You can receive support by emailing or by the PsDotNet Slack workspace by clicking on the following link: PsDotNet.Slack.Com

 Download the QuickStart project OR Download the PsDotNet Library Demo and unzip to your local drive

 Follow the Licensing instructions that apply to your use case.

 If possible run Visual Studio as an administrator. Independent of PsDotNet, Photoshop sometimes has scratch disk issues. Best way to avoid them is to run as an administrator.

 Add a reference to the PsDotNet.dll to your project

 Make sure that Prefer 32-bit in your project settings is disabled.

 At the appropriate initialization place in your code, add one of the following:

This only needs to be done once. If Photoshop is already started it will try to attach, otherwise it will start Photoshop and attach.

After initialization you can get the application by using the following code:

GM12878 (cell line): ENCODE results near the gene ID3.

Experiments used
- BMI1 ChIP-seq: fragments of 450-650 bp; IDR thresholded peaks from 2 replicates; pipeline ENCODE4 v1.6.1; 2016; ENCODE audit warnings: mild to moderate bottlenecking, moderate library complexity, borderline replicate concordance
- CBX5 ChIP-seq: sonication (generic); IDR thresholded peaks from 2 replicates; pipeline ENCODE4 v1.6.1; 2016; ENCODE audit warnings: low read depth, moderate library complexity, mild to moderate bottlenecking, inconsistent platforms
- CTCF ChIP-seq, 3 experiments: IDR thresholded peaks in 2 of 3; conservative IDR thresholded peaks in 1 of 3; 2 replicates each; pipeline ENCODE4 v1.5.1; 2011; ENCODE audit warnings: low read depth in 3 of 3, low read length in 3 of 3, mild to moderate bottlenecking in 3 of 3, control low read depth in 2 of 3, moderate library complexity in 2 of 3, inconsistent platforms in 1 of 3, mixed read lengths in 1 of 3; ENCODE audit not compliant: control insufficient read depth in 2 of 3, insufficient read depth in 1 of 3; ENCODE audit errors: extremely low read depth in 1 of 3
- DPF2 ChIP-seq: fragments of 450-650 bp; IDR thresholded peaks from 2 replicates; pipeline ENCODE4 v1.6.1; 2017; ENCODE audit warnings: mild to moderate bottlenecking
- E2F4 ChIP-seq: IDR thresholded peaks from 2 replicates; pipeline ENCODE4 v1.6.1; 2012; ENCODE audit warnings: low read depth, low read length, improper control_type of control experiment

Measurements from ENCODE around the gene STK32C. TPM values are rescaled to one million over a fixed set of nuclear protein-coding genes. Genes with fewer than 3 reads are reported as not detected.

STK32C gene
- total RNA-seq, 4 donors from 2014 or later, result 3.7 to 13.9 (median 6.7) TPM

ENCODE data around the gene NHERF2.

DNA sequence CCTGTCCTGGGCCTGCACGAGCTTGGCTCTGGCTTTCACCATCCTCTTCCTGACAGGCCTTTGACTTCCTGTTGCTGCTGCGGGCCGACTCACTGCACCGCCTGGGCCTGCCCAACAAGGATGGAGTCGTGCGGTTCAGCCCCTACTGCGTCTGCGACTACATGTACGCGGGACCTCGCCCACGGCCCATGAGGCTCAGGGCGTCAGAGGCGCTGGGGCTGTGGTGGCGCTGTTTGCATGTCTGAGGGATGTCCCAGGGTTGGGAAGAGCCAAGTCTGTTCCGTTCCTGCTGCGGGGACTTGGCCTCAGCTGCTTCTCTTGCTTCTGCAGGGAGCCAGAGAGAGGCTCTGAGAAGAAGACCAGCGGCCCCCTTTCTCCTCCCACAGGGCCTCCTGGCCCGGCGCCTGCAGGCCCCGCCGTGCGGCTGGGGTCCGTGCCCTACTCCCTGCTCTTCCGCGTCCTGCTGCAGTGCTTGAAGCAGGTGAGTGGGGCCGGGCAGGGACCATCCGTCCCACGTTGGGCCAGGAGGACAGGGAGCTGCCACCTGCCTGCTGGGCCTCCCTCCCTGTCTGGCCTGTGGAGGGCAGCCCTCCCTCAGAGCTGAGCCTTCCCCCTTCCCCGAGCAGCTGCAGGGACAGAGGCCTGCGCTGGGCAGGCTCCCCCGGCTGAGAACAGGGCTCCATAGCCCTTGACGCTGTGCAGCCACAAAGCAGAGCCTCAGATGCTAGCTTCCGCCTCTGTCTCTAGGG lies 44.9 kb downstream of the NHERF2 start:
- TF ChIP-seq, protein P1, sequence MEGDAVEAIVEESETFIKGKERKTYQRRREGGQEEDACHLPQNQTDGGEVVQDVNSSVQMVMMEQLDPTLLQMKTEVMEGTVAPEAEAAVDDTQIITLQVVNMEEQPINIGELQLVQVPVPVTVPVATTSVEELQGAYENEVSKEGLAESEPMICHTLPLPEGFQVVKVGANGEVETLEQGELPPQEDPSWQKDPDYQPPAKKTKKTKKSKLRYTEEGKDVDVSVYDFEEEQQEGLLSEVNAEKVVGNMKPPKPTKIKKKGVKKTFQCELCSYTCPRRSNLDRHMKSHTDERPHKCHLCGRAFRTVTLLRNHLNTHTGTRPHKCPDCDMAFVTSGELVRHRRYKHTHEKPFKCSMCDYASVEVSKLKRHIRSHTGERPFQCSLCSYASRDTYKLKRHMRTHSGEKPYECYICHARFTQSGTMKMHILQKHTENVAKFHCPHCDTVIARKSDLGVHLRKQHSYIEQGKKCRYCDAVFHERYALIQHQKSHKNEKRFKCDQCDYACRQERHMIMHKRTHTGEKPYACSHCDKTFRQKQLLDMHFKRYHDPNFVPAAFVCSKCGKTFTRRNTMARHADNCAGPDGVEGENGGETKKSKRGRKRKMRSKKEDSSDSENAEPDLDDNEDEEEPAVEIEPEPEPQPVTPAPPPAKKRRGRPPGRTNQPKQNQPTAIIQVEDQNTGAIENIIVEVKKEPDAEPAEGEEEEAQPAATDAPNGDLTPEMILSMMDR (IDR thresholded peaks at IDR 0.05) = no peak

Once you have the application you can do things like the following:


Before you can do the obligatory “Hello World” example it is recommended that you understand a few key items. First off, if you are not already familiar with Photoshop’s object model, Adobe has some documentation that is worth reviewing in their scripting guides. You can get them here:

PsDotNet is structured the same as Photoshop object model, which is to say a “containment hierarchy”. This means that objects are partially defined by the objects that contain them. There is very close parity between the Photoshop and PsDotNet object model (with a few exceptions that will be discussed later). In Photoshop, the top level object is the Photoshop.Application, in PsDotNet it is the interface IPsApplication. The IPsApplication contains a Documents collection, which is a collection of IPsDocument. A IPsDocument contains collections such as IPsLayers, IPsArtLayers, IPsLayerSets, IPsChannels, IPsColorSamplers, IPsPathItems, etc. From these collections you can get to individual objects and manipulate them. Each of these objects will have properties and methods specific to that class that you can use to manipulate them.